On Thursday, a federal appeals court decision came in favor of Microsoft in a patent dispute with Google over Motorola patents originally filed in 2010.
San Francisco’s Ninth Circuit Court of Appeals discovered that a lower judge had acted appropriately when he took it upon himself to figure it out what would be a fair price to use standard essential Motorola patents for Microsoft.
The dispute began when a letter was sent to Microsoft by Motorola, asking the company to pay $4 billion per year to license patents related to the 802.11 standard that underpins WiFi and the H.264 video encoding standard.
Why an appeals court decision came in favor of Microsoft?
The search engine giant acquired the Motorola patents as part of its acquisition of Motorola. The dispute between Google and Microsoft heated up when Google later sold Motorola to Lenovo.
The lower court’s decision was an unexpected move by the judge to set the parameters for licensing negotiations. But after an appeals court decision came in favor of Microsoft, that decision has been upheld.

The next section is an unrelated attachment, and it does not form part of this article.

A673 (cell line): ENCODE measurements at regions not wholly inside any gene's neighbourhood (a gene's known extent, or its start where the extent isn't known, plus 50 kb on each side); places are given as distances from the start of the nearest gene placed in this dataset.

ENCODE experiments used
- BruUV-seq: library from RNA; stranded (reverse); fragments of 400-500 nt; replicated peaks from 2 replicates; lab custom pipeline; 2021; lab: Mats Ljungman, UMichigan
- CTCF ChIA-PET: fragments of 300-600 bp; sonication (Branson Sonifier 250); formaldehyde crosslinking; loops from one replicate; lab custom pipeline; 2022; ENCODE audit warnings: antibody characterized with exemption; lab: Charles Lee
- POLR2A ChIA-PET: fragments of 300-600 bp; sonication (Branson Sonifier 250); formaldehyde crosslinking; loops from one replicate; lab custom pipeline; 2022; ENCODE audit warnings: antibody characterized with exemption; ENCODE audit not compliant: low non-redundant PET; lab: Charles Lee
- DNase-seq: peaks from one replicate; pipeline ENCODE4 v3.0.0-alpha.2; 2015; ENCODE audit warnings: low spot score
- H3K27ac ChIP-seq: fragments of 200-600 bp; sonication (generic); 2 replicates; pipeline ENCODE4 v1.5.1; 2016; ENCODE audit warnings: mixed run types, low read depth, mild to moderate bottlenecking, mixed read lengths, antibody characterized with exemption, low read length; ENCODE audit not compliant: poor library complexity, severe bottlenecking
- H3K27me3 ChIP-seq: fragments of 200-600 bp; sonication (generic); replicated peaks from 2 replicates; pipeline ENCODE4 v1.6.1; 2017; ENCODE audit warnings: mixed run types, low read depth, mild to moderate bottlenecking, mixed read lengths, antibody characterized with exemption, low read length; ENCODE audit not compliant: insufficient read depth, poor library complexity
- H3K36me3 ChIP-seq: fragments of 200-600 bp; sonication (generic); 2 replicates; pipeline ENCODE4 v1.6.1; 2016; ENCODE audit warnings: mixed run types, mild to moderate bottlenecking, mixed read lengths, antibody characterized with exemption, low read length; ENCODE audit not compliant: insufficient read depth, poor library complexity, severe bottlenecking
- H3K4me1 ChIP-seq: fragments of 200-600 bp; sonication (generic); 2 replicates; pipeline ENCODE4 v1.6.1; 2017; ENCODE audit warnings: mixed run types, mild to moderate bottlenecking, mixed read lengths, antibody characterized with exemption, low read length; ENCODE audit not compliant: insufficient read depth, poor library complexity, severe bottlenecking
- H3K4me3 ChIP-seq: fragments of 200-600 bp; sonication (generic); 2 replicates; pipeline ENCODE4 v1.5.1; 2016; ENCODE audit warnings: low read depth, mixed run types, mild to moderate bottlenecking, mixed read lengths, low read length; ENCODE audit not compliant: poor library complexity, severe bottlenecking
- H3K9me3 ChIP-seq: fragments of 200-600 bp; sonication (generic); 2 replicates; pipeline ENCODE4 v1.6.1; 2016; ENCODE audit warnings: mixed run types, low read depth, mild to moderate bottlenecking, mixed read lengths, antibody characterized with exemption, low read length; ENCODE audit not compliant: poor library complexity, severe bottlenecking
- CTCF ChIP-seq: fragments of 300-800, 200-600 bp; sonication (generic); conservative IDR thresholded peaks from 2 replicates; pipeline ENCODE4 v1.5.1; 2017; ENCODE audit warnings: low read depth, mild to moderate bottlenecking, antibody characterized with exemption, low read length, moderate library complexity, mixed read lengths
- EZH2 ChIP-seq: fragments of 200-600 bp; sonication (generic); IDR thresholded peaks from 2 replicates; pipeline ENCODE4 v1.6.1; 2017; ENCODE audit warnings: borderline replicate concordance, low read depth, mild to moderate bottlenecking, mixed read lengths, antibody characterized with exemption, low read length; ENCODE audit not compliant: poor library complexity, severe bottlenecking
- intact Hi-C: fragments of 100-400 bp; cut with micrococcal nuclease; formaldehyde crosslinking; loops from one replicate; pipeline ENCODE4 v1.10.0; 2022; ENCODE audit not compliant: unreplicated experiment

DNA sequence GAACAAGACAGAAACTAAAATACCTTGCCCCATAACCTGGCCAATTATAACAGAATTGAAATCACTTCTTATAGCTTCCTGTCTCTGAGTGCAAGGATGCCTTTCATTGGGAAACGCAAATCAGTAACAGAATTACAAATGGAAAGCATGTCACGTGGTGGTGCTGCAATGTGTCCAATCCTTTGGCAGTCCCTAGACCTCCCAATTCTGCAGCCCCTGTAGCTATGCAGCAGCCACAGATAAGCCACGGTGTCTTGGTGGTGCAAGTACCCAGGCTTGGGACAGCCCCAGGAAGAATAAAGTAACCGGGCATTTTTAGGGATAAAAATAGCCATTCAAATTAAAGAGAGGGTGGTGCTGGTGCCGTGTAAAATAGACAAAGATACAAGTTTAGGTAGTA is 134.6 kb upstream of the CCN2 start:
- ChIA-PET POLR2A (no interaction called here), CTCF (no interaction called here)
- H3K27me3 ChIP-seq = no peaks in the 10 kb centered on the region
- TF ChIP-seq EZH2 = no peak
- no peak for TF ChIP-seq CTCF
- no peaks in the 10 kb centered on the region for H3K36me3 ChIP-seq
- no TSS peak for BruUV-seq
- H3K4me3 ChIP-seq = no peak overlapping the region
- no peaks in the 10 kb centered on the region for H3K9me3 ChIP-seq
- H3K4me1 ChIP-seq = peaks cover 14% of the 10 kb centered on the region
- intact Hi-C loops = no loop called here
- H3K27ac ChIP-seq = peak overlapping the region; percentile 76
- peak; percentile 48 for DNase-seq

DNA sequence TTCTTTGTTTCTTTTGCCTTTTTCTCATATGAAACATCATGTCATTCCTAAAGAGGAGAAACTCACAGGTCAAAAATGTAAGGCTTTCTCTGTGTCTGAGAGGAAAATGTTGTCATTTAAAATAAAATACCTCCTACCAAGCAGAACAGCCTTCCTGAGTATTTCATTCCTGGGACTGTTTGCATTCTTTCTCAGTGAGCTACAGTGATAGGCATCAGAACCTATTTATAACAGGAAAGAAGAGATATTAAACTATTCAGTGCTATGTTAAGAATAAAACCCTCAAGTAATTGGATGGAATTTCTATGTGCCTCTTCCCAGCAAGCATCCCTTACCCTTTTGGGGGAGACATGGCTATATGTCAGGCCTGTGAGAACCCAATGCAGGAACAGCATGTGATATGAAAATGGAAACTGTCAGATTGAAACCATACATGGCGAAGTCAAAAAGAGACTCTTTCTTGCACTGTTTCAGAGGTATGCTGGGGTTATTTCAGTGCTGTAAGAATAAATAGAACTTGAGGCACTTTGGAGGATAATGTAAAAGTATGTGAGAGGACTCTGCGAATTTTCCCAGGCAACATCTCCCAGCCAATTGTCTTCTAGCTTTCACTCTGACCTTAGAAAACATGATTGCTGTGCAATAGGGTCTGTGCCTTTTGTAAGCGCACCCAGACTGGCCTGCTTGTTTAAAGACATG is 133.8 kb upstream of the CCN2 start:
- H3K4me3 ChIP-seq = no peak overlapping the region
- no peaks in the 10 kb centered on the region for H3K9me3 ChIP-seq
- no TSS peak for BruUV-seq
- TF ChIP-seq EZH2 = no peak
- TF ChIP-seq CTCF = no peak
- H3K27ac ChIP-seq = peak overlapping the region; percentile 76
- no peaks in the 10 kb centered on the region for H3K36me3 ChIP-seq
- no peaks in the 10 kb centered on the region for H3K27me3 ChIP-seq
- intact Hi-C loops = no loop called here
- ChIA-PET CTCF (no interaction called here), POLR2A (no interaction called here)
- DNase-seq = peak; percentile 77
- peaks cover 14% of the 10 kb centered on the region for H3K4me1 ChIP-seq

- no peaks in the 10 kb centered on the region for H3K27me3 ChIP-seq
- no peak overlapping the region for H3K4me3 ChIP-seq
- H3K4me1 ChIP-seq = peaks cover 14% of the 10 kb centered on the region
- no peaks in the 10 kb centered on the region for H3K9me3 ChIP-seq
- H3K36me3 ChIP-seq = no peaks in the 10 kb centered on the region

The appeals court has also upheld a jury’s decision to award $14.5 million to Microsoft in a related trial. “Motorola took issue with that decision in part because Microsoft was able to introduce the lower court’s calculated patent licensing rate to the jury. Motorola argued that introducing the rate led the jury to rule in favor of Microsoft.”
This case drew interest from various tech companies, Intel and Apple also filed briefs in support of Microsoft, whereas Nokia and Qualcomm sided with Motorola. The appeals court decision came in favor of Microsoft may affect future cases around patents licensed under similar terms.